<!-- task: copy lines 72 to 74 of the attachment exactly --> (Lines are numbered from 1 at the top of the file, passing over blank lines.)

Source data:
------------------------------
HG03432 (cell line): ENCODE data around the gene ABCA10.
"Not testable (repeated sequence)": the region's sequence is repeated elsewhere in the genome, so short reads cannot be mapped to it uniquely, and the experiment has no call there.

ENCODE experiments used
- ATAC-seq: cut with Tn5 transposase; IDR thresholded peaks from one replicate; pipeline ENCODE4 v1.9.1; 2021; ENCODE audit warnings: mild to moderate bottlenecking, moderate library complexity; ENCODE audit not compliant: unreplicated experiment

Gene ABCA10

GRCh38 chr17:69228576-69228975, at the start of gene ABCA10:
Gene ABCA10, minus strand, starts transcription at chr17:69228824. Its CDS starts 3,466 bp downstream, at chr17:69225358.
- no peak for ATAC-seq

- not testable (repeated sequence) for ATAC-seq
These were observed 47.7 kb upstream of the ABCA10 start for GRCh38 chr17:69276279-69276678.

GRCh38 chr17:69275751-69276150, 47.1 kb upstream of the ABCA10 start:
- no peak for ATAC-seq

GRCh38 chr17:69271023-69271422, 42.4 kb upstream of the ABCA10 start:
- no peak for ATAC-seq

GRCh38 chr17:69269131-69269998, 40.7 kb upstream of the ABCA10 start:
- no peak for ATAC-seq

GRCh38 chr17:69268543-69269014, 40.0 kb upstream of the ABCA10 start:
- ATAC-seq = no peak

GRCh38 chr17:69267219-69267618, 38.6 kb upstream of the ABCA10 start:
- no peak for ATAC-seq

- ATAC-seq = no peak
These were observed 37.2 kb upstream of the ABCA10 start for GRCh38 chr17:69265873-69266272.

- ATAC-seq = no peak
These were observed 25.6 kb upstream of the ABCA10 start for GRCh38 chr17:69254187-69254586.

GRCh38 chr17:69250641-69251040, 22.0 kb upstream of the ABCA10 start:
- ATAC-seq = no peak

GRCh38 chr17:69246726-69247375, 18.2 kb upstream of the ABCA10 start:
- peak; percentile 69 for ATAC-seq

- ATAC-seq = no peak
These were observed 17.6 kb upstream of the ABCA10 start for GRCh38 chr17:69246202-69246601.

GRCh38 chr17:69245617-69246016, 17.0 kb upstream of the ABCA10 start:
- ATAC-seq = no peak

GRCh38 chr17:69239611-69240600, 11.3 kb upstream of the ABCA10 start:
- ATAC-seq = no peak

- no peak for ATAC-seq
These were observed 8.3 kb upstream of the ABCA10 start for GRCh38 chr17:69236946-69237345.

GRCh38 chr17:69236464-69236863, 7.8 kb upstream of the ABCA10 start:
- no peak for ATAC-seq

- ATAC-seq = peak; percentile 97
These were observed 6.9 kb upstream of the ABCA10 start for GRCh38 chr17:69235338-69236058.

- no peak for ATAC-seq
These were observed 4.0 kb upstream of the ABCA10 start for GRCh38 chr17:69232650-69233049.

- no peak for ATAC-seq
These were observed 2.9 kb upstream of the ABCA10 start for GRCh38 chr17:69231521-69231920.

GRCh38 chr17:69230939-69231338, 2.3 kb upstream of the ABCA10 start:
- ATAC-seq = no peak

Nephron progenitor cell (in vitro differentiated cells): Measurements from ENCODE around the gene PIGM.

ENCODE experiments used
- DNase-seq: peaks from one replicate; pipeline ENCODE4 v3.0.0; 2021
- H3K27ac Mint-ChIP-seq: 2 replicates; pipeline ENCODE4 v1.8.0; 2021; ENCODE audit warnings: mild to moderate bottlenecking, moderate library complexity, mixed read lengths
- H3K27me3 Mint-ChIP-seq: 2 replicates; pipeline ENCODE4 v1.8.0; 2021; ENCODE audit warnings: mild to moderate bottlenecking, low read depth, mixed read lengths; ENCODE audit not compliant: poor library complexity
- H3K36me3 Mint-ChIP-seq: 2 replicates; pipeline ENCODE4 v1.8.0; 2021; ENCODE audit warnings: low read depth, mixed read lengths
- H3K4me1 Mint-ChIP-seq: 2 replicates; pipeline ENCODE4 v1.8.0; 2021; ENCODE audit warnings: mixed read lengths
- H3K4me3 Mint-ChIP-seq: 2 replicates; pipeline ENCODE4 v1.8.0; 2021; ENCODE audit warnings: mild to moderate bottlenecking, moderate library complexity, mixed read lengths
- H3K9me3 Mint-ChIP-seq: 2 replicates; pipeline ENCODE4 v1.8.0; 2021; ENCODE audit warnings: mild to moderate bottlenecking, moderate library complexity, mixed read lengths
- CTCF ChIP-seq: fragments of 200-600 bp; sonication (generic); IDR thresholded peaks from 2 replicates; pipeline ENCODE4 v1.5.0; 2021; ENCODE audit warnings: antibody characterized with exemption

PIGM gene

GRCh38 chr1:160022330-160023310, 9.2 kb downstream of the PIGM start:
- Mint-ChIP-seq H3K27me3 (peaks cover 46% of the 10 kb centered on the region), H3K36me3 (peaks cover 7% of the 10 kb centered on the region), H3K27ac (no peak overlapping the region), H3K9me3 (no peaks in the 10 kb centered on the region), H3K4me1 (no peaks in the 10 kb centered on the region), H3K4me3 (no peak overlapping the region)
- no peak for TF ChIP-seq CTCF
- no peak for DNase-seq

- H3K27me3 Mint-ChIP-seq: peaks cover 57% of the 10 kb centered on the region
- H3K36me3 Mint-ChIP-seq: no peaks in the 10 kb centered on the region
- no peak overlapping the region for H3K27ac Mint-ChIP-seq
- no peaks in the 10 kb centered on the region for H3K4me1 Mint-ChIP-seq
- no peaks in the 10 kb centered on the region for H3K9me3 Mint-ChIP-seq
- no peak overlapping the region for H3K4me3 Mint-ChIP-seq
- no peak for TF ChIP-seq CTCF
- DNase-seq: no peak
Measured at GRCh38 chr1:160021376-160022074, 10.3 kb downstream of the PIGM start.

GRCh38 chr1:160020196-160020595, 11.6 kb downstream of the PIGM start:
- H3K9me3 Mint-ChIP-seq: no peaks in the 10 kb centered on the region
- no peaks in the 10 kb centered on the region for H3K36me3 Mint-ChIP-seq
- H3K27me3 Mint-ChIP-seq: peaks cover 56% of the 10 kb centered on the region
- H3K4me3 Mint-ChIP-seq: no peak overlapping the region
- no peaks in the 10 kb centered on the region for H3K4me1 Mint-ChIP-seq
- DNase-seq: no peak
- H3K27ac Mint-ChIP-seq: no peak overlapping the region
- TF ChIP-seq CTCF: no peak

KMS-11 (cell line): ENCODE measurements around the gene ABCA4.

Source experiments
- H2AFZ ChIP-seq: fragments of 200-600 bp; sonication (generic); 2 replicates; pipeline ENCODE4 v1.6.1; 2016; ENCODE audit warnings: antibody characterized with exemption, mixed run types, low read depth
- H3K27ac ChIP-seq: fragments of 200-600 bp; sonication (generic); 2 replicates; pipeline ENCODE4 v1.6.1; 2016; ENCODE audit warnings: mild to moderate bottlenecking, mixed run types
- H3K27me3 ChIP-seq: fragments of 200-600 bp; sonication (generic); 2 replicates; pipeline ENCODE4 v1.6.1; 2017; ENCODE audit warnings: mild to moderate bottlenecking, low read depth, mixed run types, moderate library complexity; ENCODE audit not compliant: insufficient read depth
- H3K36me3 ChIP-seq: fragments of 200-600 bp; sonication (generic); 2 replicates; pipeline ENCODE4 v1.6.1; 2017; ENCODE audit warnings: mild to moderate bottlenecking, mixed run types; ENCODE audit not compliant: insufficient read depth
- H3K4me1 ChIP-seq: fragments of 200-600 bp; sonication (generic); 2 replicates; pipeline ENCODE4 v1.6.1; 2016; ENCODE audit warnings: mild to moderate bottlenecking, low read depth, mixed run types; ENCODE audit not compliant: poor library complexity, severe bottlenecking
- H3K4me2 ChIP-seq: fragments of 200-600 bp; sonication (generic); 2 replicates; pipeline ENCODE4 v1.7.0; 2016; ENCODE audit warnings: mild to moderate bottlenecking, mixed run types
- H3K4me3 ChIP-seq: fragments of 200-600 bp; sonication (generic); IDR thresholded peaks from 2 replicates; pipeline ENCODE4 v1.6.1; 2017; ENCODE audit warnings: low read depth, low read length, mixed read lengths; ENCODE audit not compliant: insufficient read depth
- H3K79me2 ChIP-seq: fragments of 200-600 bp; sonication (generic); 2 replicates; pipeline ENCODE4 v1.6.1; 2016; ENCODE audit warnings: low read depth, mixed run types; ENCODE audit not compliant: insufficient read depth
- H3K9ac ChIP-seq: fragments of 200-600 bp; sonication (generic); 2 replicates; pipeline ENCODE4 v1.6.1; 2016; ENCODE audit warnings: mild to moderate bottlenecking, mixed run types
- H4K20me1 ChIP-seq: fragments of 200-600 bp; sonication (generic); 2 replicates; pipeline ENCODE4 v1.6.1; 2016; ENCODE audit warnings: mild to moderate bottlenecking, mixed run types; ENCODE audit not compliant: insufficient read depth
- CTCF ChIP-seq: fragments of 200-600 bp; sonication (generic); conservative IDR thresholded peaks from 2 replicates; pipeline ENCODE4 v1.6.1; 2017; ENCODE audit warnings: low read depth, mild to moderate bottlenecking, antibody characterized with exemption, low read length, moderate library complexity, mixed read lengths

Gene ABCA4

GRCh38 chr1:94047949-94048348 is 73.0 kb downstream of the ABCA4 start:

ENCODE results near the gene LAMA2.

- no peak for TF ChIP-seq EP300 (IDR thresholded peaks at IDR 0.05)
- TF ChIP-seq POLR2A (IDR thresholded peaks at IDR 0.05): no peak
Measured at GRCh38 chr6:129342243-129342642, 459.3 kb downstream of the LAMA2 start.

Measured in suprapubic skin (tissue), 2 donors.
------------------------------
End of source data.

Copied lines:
- H3K9me3 Mint-ChIP-seq: no peaks in the 10 kb centered on the region
- no peaks in the 10 kb centered on the region for H3K36me3 Mint-ChIP-seq
- H3K27me3 Mint-ChIP-seq: peaks cover 56% of the 10 kb centered on the region